One question we get regularly, is whether a certain piece of property or account is ‘marital property.’ In order for something to be marital property, generally, it must be property that was acquired during the marriage. For certain items, such as a house, bank account, car, etc. it is easy to determine whether it is marital property, based on its purchase date, and subsequent change in value, and the reason for the change in value.
For example, if one party owned a house prior to the marriage, but during the marriage the parties jointly put money into renovating the home, thereby increasing its value, that house is partly marital property. But, if one party owned a house prior to the marriage and the value of the home increased solely due to changes in the real estate market, then it is not marital property.
What about things like airline miles, credit card points, retention bonuses, and awards from workers’ compensation claims or personal injury claims? These are generally things that either are received in cash or are used in lieu of cash, so are these marital property, and if so, how is their value determined for purposes of an equitable distribution?
Marital property, if intangible such as airline miles or credit card points, must be transferrable, and must be capable of being converted into a monetary amount. Owners of such accounts must be careful to read the policies of the individual programs to see if points are transferrable. Also, it is best if the parties can agree on a value for these types of accounts or to agree to a work-around if the points are not transferrable.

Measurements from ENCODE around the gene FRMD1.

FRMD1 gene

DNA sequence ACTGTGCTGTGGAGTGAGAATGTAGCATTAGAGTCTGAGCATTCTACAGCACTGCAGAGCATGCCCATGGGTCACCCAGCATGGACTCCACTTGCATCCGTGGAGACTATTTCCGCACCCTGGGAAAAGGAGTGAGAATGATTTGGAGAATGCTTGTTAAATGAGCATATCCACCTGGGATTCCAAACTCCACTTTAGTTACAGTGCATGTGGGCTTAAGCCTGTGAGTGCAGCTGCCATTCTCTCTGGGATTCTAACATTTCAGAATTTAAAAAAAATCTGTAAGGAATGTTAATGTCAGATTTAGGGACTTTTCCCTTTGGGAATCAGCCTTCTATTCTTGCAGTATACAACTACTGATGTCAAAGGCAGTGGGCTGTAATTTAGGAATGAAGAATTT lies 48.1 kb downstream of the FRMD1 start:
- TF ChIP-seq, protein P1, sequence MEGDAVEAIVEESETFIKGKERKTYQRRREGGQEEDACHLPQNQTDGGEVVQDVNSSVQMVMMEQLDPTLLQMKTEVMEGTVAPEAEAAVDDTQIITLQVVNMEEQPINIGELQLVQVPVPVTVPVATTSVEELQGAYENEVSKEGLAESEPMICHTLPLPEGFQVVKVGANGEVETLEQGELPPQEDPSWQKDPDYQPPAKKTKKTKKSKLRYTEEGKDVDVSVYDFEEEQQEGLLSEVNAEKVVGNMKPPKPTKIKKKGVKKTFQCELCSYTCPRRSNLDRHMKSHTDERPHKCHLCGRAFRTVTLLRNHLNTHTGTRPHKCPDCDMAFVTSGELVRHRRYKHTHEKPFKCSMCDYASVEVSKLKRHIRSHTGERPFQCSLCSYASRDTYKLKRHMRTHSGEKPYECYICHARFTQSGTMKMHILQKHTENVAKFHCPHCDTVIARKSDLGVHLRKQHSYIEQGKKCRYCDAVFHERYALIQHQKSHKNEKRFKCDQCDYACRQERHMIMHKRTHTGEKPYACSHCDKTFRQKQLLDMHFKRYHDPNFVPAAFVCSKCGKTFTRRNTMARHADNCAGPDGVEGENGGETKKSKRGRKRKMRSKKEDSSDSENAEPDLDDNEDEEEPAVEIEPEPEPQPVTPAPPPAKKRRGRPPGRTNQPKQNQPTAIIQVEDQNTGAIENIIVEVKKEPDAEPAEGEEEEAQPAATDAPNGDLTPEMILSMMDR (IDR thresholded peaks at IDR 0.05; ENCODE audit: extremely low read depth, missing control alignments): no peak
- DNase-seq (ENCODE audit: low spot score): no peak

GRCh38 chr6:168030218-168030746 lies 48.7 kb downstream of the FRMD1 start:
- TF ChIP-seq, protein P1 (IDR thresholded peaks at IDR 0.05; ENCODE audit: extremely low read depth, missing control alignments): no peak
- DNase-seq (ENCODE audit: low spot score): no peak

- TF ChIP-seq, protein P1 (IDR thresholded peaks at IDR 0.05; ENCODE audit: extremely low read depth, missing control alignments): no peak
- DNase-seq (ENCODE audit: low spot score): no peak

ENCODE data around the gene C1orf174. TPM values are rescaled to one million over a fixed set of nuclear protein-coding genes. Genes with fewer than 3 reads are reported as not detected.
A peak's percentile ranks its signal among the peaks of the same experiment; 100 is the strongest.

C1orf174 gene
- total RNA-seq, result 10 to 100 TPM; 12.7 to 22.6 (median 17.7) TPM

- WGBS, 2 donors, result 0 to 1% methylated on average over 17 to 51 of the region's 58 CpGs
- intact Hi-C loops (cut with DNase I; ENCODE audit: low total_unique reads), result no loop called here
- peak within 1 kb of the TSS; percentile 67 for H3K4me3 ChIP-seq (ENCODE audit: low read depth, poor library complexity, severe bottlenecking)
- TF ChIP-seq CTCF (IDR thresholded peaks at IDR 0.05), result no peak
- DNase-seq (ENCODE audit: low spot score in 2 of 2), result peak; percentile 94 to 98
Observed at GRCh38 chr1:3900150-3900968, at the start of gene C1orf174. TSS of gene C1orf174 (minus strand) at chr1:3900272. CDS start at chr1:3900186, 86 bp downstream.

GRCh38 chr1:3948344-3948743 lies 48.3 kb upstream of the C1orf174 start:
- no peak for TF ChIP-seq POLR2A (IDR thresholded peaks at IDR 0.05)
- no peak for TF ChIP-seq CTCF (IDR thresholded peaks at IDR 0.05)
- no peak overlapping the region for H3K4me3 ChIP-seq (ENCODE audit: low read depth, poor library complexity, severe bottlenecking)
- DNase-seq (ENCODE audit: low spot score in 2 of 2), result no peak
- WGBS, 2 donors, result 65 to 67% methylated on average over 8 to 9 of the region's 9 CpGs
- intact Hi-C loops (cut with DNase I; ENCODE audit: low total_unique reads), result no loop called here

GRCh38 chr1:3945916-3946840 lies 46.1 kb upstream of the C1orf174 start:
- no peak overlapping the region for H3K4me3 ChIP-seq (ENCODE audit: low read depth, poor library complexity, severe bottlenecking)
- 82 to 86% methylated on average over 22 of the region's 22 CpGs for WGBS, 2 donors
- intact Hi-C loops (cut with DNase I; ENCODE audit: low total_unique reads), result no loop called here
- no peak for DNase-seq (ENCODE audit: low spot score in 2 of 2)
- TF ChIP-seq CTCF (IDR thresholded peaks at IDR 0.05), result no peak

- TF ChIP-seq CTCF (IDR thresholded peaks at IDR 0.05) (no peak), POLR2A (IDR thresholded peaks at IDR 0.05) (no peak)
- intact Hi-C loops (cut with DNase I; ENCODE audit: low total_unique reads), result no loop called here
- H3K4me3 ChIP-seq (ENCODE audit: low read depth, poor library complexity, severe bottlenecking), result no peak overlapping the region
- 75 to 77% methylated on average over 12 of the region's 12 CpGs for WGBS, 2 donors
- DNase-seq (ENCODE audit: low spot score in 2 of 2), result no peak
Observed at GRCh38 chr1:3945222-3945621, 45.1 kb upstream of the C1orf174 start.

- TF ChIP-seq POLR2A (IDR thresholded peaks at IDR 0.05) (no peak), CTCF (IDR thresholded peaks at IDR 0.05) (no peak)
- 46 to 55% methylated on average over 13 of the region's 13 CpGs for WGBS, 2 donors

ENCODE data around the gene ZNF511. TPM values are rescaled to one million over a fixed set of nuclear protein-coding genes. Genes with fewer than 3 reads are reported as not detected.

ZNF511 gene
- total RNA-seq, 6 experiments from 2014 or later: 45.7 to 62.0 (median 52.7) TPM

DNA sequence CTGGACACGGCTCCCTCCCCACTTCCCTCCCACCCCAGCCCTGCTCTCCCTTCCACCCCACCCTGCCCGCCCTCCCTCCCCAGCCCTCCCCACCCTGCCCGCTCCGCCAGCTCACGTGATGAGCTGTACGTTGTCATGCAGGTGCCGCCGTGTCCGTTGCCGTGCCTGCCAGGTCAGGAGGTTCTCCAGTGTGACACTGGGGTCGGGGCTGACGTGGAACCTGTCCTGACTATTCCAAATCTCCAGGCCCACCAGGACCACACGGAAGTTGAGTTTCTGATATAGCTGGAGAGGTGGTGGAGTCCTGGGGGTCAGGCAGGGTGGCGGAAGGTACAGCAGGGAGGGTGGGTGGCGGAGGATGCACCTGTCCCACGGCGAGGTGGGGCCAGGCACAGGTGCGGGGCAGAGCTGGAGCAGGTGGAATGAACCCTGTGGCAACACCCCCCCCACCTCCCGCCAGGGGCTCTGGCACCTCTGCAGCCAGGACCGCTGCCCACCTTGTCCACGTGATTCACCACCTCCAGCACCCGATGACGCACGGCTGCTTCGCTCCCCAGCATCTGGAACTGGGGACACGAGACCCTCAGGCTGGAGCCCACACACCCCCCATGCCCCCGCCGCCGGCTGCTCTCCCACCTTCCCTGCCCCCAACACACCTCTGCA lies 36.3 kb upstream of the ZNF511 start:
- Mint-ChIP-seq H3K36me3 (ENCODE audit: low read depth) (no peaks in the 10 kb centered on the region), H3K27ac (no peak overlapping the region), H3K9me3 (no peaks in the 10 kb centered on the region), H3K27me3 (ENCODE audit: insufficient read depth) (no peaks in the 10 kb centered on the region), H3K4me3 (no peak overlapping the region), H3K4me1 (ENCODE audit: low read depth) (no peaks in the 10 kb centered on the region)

Awards for personal injury or workers’ compensation claims can be both marital and non-marital property. If any part of the award is for lost wages or earning capacity during the marriage, medical expenses paid from marital funds, or for the joint loss of consortium, then that part of the award would be considered marital property. Any part of the award that is for compensating something personal to the award recipient, such as compensation for the actual personal injury, those funds are personal to the recipient and therefore not marital property.
Retention bonuses are generally marital property, because their purpose is to be another form of compensation to the employee. This classification of marital property takes into account that the retention bonus is not characterized as compensation on the employee’s pay statement.
As our world becomes more technologically advanced and more property is held only in an intangible, electronic form, lawyers are becoming more creative to find simple solutions to new questions.